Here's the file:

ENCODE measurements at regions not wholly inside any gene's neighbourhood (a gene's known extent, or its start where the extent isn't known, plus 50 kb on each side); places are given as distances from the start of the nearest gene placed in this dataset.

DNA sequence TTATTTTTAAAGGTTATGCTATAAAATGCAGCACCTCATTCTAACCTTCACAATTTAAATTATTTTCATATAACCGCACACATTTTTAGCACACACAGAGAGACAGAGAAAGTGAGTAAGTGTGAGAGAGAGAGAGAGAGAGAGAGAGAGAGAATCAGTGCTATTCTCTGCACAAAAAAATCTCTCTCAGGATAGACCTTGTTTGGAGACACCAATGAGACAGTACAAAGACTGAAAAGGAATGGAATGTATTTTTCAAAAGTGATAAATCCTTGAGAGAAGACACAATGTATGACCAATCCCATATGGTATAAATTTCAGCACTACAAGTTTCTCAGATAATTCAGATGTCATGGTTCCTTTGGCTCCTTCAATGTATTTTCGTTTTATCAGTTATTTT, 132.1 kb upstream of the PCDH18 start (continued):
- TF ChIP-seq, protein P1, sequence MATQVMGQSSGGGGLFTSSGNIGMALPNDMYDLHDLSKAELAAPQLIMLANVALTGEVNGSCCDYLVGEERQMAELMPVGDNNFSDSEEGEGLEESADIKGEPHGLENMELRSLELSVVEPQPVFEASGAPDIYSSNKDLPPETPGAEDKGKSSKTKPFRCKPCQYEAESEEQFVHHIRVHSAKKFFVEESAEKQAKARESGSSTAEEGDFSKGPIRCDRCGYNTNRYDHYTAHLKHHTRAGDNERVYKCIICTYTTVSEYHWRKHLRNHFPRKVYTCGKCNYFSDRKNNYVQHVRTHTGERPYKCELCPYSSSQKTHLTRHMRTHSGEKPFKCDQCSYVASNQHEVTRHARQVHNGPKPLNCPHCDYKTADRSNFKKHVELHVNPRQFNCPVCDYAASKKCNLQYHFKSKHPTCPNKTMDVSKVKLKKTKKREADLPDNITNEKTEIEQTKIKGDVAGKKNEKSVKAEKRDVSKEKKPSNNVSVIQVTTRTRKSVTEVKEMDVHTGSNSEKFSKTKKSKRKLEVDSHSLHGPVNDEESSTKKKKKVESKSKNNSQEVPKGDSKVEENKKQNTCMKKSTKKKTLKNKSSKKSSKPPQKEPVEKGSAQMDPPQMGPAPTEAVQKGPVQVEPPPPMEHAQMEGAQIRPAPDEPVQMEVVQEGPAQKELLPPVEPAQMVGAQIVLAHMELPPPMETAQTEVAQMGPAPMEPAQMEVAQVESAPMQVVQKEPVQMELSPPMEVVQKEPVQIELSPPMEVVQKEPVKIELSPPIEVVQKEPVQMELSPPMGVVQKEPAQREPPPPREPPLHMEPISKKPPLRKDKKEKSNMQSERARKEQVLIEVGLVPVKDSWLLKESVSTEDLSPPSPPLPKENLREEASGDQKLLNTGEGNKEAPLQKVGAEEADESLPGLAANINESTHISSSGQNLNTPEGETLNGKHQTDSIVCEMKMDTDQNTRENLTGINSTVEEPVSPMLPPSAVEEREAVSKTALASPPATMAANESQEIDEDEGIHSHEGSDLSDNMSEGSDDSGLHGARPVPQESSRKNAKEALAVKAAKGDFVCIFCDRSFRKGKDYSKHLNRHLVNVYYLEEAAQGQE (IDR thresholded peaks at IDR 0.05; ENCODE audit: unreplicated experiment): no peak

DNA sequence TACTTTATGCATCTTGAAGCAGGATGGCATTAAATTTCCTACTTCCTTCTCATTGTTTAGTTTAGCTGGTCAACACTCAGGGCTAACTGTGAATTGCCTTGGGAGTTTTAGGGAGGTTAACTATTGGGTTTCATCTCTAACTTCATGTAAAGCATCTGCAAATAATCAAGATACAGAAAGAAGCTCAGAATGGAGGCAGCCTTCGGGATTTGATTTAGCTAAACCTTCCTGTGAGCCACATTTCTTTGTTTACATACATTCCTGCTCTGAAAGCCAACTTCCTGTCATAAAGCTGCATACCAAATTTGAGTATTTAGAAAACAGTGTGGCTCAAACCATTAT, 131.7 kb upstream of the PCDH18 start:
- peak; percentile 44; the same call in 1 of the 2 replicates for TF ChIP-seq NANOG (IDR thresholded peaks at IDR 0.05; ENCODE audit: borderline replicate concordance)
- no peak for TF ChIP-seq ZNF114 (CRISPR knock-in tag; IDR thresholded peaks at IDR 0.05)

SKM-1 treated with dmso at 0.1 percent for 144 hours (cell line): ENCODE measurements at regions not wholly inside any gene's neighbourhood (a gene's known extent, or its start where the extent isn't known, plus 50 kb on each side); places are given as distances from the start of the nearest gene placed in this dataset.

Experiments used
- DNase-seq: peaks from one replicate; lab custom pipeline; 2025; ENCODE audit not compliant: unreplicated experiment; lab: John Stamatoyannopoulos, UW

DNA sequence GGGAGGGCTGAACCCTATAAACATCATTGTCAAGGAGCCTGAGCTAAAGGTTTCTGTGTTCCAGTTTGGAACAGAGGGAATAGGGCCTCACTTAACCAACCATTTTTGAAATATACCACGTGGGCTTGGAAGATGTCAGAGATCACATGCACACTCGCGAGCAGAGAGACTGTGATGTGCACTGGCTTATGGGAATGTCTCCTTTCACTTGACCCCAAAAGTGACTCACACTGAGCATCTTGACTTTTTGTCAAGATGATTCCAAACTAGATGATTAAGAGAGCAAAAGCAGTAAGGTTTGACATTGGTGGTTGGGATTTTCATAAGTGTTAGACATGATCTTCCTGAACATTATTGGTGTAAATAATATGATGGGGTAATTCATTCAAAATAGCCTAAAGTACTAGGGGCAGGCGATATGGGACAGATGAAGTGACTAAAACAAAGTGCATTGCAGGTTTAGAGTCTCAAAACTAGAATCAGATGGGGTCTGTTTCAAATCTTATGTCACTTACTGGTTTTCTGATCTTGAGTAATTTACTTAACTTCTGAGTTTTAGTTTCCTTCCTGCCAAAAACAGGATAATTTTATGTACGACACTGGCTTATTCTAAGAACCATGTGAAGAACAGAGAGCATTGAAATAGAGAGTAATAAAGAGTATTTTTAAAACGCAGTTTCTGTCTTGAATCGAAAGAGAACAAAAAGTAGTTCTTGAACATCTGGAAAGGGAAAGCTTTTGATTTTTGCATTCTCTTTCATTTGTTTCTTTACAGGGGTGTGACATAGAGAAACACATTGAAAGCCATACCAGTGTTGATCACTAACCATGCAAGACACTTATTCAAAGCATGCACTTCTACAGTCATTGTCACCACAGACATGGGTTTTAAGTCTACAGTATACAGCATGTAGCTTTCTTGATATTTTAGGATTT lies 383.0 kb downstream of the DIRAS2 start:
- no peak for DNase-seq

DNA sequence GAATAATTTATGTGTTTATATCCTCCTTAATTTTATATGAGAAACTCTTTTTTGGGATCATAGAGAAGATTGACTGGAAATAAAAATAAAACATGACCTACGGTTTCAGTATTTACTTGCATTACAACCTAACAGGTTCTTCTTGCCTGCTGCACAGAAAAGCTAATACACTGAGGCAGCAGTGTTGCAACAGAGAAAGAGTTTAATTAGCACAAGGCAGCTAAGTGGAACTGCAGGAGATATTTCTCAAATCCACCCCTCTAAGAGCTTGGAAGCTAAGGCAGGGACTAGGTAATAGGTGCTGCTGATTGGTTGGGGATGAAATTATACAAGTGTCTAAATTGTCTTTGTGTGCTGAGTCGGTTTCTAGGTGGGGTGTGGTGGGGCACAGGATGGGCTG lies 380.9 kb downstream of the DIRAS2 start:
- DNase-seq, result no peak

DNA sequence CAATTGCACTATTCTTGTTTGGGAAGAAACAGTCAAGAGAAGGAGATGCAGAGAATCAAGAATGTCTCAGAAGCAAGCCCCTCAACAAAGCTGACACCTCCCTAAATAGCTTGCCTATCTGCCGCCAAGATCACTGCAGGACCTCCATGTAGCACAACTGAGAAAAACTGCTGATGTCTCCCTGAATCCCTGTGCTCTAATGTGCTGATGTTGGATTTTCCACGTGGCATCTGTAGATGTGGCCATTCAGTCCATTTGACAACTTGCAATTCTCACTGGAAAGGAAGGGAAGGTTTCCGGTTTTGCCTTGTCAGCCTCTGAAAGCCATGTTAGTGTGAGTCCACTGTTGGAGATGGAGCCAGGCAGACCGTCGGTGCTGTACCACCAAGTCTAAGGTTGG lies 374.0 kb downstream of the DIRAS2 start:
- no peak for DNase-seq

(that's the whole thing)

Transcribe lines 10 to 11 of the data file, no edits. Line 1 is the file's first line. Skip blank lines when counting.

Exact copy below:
DNA sequence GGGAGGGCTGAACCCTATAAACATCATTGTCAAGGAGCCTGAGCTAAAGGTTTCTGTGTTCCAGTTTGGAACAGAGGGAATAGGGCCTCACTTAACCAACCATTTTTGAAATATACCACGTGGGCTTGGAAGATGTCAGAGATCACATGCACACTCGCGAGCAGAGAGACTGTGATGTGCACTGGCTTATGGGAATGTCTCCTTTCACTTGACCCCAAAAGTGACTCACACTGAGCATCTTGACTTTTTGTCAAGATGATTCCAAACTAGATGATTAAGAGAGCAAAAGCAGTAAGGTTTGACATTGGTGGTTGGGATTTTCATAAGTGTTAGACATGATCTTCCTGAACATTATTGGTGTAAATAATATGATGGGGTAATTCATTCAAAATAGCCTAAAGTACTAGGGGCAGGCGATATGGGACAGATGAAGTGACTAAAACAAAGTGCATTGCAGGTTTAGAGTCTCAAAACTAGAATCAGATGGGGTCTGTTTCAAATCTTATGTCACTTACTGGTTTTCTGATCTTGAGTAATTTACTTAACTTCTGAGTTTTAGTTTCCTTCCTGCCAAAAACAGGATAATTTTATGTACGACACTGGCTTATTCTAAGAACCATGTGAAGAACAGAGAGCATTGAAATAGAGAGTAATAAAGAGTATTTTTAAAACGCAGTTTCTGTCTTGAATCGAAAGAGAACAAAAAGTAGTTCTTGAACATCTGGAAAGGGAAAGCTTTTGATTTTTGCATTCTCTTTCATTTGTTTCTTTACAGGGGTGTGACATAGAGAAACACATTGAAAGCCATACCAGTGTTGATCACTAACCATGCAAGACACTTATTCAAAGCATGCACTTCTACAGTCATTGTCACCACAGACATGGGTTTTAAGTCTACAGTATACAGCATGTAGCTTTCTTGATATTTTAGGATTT lies 383.0 kb downstream of the DIRAS2 start:
- no peak for DNase-seq